Book Review: “Or Else” by Joe Hart


I got this book as part of Amazon Firsts, where you get a free book a month or so before the main release. I was particularly attracted to this one since the protagonist writes novels, which is something that I also do in my spare time. In the end, while there was so much I could not identify with in relation to the protagonist, I really enjoyed the book and there were many lines, sentences, and paragraphs that I enjoyed. Some of these I could also relate to in relation to my academic life, foe example,

Not writer’s block, writer’s distraction. Writer’s scatterbrain. Writer’s world upending.

While others relate much more to the novel-writing side of me;

I did get lost in my stories, in scenes playing out that only I could see.

While trying to avoid any spoilers, a key part of the book revolves around the protagonist and a woman, who he loved when he was still at school, who ends up moving into the same street that he lives in. Rather than merely focussing on what she had been to him, I particularly liked the description of how he found her attractive now;

Yes, there was lust, but what attracted me to her was something so much more elemental. She listened, she was insightful, she was so funny when she let herself be. She was fragile, and much stronger than she knew.

and also later on

She paused, and I could hear something in the quiet. Sometimes it was people’s silence that said the most. If you loved someone, all kinds of conversations happened without words.

At times, there were also elements of how I could relate to the protagonist due to things beyond the novel-writing aspects, for example,

Instead I changed recipients and wrote another text, hit send. Regretted it immediately. All this technology in the world and you still couldn’t unsend a text. Pathetic.

Yep. I’m sure many of us fell that at times.

I also liked and highlighted on my Kindle the line,

“You didn’t have to do it,” I said.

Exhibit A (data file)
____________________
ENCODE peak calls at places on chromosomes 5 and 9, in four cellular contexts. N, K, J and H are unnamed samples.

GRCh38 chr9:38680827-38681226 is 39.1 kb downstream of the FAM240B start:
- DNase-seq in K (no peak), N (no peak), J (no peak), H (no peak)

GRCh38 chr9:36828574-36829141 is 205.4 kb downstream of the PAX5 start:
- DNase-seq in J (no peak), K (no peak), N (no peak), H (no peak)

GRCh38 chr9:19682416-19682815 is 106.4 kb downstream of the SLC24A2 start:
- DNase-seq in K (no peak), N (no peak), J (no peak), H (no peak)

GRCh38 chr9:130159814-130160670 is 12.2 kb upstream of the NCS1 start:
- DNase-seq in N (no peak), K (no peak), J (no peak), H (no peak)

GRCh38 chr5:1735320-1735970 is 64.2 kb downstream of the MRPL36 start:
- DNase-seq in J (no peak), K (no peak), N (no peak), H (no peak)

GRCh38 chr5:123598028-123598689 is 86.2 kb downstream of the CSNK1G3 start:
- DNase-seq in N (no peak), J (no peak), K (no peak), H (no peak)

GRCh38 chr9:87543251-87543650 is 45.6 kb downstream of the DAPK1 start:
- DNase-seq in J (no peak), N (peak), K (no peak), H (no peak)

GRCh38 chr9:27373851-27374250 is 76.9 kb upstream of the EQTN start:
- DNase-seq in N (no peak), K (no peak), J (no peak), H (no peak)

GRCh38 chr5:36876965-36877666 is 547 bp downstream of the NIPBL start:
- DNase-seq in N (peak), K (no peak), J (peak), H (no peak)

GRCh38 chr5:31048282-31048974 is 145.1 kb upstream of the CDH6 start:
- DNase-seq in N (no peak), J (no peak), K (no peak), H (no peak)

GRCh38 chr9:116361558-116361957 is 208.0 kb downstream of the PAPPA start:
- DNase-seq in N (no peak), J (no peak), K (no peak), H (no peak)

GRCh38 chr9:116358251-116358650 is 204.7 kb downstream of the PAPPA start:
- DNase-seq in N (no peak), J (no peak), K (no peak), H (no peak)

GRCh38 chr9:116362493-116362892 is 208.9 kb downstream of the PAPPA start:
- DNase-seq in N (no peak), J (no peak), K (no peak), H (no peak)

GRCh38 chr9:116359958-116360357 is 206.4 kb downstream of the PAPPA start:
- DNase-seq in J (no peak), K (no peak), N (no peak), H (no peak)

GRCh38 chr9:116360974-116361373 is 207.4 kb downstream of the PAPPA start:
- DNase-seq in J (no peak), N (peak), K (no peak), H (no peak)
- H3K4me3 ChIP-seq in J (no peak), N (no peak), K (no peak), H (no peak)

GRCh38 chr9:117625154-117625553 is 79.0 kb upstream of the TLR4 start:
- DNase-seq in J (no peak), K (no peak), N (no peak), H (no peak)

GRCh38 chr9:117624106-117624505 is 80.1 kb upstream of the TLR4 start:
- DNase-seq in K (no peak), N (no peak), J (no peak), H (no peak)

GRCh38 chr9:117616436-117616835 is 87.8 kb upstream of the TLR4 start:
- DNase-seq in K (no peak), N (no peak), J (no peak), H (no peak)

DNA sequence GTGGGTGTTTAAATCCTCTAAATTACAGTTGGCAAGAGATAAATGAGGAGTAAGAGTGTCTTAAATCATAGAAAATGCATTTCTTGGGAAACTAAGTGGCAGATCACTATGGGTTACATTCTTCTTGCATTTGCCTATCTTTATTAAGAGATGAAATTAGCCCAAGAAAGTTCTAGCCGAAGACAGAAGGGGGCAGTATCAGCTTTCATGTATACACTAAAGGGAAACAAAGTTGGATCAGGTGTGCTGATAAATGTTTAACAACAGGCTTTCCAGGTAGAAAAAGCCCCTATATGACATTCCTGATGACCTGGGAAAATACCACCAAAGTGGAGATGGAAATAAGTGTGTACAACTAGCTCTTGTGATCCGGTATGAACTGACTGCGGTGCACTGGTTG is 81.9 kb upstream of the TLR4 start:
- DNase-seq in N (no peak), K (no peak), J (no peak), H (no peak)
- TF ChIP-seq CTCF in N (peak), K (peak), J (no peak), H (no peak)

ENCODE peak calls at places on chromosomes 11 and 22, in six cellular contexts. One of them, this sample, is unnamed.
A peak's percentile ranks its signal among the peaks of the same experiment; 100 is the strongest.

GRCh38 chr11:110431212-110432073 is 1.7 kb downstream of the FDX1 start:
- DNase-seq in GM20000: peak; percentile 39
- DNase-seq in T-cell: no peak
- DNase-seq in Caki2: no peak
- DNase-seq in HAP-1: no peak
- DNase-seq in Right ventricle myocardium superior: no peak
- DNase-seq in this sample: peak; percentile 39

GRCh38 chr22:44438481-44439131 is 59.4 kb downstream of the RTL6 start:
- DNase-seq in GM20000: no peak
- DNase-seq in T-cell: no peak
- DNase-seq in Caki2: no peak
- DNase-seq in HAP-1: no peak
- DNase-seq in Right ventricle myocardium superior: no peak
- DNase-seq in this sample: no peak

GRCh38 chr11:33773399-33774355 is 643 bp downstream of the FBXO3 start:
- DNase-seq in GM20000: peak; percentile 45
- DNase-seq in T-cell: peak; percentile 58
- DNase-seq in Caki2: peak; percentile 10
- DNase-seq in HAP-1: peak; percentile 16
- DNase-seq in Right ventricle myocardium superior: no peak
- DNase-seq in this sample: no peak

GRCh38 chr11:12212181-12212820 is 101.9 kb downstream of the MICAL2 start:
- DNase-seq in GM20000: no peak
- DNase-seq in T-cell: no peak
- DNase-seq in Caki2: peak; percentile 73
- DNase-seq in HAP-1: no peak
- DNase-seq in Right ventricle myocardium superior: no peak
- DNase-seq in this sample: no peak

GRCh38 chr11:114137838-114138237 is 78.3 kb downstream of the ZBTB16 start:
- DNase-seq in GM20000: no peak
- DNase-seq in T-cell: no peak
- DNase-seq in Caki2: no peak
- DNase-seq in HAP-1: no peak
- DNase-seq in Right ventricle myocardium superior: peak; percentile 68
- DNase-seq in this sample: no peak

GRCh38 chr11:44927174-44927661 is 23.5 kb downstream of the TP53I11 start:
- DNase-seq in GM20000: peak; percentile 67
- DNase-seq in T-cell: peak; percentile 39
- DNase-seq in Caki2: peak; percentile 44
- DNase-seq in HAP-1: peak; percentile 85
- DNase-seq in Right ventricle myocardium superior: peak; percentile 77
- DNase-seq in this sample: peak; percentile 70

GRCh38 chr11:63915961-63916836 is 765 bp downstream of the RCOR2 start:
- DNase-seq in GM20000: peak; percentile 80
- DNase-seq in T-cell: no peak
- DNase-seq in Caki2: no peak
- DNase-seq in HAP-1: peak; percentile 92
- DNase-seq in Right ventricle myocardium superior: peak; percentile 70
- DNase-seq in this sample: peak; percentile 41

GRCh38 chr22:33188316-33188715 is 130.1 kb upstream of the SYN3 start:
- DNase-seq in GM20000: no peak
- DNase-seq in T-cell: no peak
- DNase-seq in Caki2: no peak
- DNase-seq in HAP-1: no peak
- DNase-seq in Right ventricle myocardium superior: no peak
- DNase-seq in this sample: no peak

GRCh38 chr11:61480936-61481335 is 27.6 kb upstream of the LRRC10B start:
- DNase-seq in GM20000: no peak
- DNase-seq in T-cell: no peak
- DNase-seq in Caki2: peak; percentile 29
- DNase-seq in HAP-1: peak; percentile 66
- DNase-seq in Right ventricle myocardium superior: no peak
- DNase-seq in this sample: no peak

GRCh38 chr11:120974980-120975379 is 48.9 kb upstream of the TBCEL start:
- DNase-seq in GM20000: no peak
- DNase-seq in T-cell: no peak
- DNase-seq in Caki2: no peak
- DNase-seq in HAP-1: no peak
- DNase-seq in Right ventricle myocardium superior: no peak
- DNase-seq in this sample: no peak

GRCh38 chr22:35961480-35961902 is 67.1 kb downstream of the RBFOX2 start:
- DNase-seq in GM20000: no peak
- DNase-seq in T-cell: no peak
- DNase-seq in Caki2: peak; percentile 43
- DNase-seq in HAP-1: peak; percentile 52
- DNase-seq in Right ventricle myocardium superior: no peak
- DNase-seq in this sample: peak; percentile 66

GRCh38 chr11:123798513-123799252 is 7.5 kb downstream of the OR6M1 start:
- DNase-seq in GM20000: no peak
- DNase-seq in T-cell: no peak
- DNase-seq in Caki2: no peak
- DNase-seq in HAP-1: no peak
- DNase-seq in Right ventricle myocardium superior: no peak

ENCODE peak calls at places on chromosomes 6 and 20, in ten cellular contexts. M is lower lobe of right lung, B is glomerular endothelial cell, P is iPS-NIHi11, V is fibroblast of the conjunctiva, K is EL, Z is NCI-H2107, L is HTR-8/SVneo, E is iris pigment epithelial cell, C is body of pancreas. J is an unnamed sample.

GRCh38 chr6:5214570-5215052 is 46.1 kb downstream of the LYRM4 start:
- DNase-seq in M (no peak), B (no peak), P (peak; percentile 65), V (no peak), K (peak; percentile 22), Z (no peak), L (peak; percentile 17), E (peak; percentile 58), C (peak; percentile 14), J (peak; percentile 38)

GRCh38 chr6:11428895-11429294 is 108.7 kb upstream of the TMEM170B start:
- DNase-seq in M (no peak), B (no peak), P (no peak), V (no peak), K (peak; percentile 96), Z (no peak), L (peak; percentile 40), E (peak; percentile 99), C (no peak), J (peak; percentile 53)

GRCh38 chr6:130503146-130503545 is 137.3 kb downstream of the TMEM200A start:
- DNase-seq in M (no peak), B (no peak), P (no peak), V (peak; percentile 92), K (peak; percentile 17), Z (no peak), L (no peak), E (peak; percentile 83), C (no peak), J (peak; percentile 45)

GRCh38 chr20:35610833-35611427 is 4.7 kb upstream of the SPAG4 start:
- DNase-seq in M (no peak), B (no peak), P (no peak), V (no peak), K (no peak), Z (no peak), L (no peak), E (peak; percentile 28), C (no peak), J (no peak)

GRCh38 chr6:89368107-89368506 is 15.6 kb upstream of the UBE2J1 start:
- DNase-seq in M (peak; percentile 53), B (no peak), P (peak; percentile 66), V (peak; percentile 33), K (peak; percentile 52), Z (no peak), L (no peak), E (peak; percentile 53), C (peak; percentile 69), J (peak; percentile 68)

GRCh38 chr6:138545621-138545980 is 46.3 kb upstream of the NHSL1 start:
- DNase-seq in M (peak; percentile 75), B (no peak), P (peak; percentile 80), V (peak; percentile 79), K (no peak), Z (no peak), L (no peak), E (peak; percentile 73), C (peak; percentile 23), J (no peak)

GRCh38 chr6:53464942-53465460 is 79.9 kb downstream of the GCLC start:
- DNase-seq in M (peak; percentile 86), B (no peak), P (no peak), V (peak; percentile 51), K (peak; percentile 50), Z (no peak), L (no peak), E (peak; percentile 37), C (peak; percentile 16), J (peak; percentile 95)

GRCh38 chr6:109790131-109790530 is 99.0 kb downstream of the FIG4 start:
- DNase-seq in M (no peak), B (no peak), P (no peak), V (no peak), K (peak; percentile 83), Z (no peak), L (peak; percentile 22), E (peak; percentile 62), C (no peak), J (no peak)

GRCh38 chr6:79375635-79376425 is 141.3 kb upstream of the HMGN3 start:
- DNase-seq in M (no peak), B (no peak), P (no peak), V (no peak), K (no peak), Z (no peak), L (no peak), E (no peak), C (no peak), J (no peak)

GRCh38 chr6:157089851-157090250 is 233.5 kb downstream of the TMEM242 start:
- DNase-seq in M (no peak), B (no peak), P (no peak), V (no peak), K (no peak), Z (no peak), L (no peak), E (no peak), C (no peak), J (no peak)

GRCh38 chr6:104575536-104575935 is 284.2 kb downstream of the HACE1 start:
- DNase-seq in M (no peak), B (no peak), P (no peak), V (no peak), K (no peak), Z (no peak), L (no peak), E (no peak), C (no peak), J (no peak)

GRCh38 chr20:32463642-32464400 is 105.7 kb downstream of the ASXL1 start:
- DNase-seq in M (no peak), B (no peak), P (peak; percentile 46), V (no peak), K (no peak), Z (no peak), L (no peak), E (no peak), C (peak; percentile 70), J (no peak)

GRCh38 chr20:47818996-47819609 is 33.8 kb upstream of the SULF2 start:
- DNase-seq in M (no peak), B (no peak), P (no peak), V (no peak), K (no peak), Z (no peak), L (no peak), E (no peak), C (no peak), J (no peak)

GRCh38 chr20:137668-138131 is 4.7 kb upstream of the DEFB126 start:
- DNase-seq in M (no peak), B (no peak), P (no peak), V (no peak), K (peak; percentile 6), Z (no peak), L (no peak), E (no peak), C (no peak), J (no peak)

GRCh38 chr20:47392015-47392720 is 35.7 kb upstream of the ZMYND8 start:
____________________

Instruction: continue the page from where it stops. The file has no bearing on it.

“I know. The best things aren’t done out of need.”

and, upon turning the page was greeted with the line

“I’m stealing that.”

Well, I’m not stealing it – but it’s definitely worth noting here… and I may look for ways to incorporate it into one of my stories too (I’m no stranger to referring to favourite authors and some of their ideas in my own novels).

One of the things I am looking at in my research is the battle between how images can reflect meaning and the degree to which the meaning has to be learnt – something I call Visual Packaging Culture. Some of the issues at the heart of this battle are incorporated within the idea within Barthes’ “The Death of the Author”, something which the protagonist in “Or Else” could probably also relate to;

Words are funny things. They’re warped mirrors of what we mean, and only once in a while do they reflect the truth.


As a writer, you always wonder if the words you’re using are good enough, if they’ll find their way through a person’s eyes and mind to their heart.


Oh symbolism, thou hast failed me.

The protagonist also discusses how stories and characters are developed…

Layers told a story. It’s how books came to life. Characters are nothing but layers, emotions driving actions, actions having consequences, which fueled new emotions. Layer upon layer, a story is told.

I cannot disagree with any of this. The only problem is that ever since watching Shrek, I struggle with any text where people start talking about layers as I just picture Donkey saying it.

The book was also contained another reminder of one of the uglier sides of American society,

Only in America could you be crushed by the wheel of medical expense before the disease being treated actually killed you.

There were also some other bits of text that made me stop, think, and reflect upon personal experiences or research I have been doing. For example,

There’s a deep place in the center of everyone where suspicion lives. It’s a rabbit hole going down and down without an end. One passage leads to another, and after a time you realize you don’t remember how you got there or what the sun looks like. You want to turn around, but the hole won’t let you. It’s go forward or stay there stuck in the dark of your own thoughts.

and, finally, a sentence which stands out in relation to the many post-Apocalypse films I have watched recently (such as The Divide),

The strong won, and the weak put up with it.

Sadly, this is a situation not reserved to a post-Apocalyptical world, but one that is all too familiar in modern societies. And there seem to be fewer and fewer winners, who seem to win more and more, with the number of weak ever increasing.

Anyway, returning to the book itself, as I hope you gathered from the quotations, there was much that I liked about the book, and the story itself was very well written – there were the right number of layers. Definitely worth a read.

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